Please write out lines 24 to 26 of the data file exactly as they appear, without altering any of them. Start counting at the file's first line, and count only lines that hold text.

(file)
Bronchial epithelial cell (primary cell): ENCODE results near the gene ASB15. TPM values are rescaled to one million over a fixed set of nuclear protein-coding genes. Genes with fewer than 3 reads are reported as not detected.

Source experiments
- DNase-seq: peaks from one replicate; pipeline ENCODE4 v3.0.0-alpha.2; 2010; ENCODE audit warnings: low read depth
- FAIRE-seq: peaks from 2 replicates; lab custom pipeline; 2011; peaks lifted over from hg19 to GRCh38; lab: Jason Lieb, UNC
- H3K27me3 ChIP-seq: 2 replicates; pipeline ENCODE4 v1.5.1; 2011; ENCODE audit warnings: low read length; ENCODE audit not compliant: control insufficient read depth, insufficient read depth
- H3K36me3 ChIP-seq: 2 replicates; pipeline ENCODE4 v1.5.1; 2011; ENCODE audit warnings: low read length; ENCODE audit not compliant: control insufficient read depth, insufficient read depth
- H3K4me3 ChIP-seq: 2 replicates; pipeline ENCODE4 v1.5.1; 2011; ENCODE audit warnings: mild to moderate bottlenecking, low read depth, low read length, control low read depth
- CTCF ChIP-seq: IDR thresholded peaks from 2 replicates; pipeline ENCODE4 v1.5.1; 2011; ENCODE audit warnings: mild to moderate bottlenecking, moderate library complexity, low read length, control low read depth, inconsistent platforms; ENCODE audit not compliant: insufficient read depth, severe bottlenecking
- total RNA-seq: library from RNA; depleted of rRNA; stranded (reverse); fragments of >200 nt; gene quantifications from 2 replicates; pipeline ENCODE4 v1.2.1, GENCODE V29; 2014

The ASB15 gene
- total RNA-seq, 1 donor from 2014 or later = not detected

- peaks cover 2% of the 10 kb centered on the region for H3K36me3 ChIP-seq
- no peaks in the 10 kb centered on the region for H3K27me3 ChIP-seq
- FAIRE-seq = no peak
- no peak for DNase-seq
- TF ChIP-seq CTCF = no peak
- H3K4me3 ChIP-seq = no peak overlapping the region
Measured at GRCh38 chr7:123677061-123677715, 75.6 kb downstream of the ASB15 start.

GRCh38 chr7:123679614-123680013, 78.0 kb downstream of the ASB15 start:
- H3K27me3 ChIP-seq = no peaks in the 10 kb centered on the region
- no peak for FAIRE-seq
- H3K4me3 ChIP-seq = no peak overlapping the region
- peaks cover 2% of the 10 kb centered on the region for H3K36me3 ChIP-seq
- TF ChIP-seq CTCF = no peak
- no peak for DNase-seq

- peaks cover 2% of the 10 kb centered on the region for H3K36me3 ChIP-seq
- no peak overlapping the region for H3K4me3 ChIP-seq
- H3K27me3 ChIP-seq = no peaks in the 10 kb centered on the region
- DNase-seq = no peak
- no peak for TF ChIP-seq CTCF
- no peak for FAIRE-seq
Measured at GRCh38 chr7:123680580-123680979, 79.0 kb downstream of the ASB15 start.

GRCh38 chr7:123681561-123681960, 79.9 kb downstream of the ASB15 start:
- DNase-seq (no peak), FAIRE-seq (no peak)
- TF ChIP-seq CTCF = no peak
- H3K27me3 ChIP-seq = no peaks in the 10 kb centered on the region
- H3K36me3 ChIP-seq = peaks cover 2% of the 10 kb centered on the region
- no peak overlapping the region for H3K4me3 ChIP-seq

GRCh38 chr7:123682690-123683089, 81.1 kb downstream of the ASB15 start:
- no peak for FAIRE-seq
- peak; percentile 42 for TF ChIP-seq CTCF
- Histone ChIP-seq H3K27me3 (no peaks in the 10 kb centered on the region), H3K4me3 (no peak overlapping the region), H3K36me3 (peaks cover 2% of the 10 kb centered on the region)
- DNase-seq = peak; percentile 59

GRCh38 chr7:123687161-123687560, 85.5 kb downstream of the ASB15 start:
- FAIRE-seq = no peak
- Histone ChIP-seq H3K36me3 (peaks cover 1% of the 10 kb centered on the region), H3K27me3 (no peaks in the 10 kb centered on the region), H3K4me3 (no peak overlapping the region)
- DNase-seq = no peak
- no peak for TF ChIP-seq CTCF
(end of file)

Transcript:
- TF ChIP-seq CTCF = no peak
- no peak for DNase-seq

- peaks cover 2% of the 10 kb centered on the region for H3K36me3 ChIP-seq